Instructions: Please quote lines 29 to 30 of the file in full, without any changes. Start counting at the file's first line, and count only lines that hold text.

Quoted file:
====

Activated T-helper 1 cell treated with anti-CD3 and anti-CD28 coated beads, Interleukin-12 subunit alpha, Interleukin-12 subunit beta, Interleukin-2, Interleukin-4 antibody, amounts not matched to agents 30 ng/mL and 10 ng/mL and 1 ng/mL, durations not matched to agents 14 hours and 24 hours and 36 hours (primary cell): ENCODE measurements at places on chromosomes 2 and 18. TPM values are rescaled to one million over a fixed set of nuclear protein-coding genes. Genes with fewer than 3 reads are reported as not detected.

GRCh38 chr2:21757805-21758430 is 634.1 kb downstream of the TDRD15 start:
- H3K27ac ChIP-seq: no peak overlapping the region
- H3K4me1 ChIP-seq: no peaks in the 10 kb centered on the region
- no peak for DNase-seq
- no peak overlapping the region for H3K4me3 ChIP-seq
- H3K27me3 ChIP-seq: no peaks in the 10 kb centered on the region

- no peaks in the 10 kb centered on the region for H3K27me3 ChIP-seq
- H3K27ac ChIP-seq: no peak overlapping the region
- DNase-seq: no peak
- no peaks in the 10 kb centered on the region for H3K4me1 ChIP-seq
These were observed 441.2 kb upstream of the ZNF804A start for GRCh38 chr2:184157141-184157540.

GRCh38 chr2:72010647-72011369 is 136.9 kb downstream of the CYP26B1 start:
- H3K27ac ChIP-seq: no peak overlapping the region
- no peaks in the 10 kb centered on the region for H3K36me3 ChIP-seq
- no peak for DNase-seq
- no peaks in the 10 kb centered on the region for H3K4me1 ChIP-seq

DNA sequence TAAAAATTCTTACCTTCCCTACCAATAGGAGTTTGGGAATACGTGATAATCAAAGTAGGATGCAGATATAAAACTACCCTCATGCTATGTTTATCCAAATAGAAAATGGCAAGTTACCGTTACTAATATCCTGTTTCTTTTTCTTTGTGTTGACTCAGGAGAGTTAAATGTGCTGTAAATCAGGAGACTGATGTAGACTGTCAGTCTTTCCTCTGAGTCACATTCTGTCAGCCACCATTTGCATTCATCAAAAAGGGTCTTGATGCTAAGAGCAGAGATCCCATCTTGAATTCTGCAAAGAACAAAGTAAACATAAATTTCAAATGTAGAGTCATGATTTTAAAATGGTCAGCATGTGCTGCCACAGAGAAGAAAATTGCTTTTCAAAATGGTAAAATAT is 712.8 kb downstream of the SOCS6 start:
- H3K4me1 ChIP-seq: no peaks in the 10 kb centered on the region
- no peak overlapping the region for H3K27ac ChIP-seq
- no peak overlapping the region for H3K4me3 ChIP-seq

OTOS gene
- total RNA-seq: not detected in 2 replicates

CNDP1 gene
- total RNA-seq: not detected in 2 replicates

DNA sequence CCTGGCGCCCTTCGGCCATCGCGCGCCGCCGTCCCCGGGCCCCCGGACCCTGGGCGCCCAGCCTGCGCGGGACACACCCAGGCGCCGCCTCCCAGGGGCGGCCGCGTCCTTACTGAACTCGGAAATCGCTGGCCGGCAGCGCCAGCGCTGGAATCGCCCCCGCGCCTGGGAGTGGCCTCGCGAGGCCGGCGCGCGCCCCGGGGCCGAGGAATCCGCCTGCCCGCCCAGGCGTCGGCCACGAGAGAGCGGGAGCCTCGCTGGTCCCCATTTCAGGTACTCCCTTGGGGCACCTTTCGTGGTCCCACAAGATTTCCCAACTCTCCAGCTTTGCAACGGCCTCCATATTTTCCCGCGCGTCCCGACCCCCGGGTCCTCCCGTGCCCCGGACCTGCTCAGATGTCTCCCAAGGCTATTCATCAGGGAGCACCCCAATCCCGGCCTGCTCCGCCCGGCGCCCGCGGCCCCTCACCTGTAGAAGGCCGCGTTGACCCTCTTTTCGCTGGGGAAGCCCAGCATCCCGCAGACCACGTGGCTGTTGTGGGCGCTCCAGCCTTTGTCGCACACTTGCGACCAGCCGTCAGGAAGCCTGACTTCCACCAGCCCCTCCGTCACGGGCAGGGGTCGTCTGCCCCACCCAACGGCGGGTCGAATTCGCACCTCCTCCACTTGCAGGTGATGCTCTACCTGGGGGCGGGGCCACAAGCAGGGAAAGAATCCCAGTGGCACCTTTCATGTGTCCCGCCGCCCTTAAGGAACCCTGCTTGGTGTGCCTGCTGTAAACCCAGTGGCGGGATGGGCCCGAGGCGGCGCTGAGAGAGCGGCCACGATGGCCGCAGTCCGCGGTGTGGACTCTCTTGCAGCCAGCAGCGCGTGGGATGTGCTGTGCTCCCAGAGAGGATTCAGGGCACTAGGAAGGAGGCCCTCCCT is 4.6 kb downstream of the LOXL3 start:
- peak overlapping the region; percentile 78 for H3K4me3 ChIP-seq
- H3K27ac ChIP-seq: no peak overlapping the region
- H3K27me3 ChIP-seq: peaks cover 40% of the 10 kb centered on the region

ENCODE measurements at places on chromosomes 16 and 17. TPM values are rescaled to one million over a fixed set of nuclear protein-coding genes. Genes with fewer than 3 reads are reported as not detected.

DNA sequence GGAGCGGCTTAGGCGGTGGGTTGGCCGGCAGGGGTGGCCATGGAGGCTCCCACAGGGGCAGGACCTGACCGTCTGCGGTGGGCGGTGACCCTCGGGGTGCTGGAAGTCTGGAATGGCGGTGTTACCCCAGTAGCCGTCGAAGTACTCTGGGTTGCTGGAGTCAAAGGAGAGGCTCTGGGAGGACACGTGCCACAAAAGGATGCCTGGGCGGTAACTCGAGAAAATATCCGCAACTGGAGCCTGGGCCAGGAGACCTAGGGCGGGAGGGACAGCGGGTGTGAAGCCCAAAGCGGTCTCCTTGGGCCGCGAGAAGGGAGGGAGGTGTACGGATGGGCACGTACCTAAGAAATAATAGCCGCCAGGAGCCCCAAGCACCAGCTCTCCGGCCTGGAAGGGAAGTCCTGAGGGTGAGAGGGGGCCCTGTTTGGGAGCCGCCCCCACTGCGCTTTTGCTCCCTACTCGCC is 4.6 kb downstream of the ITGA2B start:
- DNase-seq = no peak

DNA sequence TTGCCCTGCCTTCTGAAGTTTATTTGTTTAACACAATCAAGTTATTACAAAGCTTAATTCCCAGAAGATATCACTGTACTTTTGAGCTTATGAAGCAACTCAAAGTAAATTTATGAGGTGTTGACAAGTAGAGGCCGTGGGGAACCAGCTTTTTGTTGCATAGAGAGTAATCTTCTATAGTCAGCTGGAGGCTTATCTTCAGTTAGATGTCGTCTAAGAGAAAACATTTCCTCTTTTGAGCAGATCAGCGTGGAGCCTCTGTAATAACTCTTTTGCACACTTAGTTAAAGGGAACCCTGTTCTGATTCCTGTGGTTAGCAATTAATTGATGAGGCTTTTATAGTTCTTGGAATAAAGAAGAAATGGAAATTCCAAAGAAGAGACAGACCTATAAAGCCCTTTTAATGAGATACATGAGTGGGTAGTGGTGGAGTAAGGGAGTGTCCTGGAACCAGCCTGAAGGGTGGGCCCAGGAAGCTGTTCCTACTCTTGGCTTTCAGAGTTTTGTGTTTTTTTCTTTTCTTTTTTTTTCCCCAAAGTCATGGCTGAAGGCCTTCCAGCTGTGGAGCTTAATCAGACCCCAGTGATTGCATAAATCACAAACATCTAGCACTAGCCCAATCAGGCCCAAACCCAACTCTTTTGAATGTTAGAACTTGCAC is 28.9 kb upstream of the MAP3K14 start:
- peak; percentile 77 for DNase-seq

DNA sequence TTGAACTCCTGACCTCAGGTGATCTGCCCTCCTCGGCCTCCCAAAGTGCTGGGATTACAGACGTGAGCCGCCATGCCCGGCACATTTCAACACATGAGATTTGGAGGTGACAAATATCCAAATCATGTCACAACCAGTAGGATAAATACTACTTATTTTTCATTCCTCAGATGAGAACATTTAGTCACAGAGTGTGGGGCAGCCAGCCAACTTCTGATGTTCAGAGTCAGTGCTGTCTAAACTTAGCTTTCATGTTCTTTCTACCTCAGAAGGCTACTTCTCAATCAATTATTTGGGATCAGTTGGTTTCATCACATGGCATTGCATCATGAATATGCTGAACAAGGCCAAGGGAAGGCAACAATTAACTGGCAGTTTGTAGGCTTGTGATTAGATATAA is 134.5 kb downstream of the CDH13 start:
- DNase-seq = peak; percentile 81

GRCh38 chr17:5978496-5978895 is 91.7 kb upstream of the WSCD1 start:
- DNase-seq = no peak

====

- H3K27me3 ChIP-seq: peaks cover 40% of the 10 kb centered on the region

ENCODE measurements at places on chromosomes 16 and 17. TPM values are rescaled to one million over a fixed set of nuclear protein-coding genes. Genes with fewer than 3 reads are reported as not detected.